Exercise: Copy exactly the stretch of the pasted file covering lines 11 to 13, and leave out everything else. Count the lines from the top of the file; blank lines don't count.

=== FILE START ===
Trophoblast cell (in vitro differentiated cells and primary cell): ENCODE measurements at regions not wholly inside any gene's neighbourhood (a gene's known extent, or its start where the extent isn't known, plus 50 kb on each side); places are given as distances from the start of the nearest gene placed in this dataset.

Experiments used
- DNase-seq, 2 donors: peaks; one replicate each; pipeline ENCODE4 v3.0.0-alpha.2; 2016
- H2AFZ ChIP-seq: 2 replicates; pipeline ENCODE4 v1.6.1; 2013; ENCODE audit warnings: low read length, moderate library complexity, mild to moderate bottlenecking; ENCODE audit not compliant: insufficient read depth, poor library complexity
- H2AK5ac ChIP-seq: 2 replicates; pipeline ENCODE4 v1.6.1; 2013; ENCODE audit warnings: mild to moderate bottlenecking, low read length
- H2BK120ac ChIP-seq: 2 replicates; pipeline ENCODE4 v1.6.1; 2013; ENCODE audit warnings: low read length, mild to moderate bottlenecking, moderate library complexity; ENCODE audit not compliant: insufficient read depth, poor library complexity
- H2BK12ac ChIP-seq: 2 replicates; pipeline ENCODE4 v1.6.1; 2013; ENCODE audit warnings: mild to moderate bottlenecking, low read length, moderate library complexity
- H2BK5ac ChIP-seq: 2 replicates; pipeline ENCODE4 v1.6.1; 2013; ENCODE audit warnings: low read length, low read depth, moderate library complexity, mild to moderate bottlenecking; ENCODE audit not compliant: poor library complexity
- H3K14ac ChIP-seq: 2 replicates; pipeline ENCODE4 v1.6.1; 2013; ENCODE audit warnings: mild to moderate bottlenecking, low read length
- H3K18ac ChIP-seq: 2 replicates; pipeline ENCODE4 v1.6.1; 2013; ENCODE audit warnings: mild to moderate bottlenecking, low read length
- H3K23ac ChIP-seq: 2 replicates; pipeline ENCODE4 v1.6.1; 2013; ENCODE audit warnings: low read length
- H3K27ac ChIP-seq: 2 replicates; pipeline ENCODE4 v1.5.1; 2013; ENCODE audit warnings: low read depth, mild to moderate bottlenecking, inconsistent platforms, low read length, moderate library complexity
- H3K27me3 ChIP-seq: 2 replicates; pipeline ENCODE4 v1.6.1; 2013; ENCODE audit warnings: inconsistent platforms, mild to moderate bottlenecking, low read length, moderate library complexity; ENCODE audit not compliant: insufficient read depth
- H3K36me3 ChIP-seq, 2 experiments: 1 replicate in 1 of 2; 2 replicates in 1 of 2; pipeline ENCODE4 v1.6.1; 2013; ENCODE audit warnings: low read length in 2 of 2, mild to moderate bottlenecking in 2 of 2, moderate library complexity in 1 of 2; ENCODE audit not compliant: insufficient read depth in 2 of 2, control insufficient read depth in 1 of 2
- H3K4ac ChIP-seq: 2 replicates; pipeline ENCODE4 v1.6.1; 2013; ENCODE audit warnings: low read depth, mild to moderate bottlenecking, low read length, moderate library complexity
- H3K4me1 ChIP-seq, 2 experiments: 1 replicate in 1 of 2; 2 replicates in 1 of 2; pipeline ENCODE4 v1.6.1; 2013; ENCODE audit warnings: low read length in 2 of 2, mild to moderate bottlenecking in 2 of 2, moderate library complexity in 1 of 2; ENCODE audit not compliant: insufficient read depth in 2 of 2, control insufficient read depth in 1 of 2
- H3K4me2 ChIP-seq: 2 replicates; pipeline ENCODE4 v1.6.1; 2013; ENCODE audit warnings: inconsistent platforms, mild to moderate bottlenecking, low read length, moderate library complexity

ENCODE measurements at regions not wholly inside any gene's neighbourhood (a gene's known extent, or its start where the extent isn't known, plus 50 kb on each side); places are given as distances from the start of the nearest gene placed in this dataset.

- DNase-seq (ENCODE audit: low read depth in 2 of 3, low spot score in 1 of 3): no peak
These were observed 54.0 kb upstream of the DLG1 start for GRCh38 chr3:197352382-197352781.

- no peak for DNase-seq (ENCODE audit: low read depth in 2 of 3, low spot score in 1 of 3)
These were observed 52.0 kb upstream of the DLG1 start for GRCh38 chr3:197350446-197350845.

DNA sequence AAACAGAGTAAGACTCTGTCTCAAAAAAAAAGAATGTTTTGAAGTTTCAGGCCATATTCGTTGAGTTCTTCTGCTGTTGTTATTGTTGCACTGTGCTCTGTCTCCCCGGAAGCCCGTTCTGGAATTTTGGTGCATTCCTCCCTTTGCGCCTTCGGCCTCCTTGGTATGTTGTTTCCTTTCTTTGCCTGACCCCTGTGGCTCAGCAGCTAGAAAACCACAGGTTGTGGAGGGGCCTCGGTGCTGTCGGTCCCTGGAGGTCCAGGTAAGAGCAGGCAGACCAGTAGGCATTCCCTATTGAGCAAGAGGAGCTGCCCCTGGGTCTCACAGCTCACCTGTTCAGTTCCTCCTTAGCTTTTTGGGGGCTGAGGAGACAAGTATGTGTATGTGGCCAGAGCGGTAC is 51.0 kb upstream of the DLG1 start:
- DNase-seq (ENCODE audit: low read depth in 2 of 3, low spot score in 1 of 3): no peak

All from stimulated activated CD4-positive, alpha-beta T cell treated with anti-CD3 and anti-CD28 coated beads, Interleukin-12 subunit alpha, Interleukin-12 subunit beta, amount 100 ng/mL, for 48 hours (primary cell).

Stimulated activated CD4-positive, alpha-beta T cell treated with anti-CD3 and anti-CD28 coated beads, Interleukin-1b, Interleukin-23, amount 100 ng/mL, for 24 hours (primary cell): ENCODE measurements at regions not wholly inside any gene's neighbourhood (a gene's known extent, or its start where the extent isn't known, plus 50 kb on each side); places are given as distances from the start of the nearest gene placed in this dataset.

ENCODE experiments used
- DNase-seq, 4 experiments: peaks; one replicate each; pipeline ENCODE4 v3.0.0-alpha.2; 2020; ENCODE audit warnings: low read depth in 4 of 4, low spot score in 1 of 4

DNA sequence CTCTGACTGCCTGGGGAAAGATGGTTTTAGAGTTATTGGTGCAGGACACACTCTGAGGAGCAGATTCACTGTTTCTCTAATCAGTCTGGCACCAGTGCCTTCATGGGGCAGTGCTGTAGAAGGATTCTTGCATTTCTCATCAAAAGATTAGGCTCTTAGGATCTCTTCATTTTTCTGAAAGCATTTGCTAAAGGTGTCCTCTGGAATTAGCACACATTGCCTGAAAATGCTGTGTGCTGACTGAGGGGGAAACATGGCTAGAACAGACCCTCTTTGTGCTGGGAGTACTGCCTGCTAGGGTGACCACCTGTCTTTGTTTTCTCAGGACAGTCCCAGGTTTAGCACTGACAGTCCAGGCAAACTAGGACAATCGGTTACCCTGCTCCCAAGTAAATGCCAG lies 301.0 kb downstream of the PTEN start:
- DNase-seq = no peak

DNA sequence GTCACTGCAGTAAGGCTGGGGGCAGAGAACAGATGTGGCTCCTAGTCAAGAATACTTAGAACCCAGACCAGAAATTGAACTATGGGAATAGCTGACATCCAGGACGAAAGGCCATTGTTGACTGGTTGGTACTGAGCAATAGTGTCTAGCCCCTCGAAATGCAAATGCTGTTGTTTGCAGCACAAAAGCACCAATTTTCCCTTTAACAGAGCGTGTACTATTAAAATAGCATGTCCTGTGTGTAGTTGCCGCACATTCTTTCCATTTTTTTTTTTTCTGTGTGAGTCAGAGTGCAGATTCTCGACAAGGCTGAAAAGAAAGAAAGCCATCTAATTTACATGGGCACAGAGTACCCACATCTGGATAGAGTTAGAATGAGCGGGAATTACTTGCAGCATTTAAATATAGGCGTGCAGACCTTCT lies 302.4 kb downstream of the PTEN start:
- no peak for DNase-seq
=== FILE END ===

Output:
- H3K23ac ChIP-seq: 2 replicates; pipeline ENCODE4 v1.6.1; 2013; ENCODE audit warnings: low read length
- H3K27ac ChIP-seq: 2 replicates; pipeline ENCODE4 v1.5.1; 2013; ENCODE audit warnings: low read depth, mild to moderate bottlenecking, inconsistent platforms, low read length, moderate library complexity
- H3K27me3 ChIP-seq: 2 replicates; pipeline ENCODE4 v1.6.1; 2013; ENCODE audit warnings: inconsistent platforms, mild to moderate bottlenecking, low read length, moderate library complexity; ENCODE audit not compliant: insufficient read depth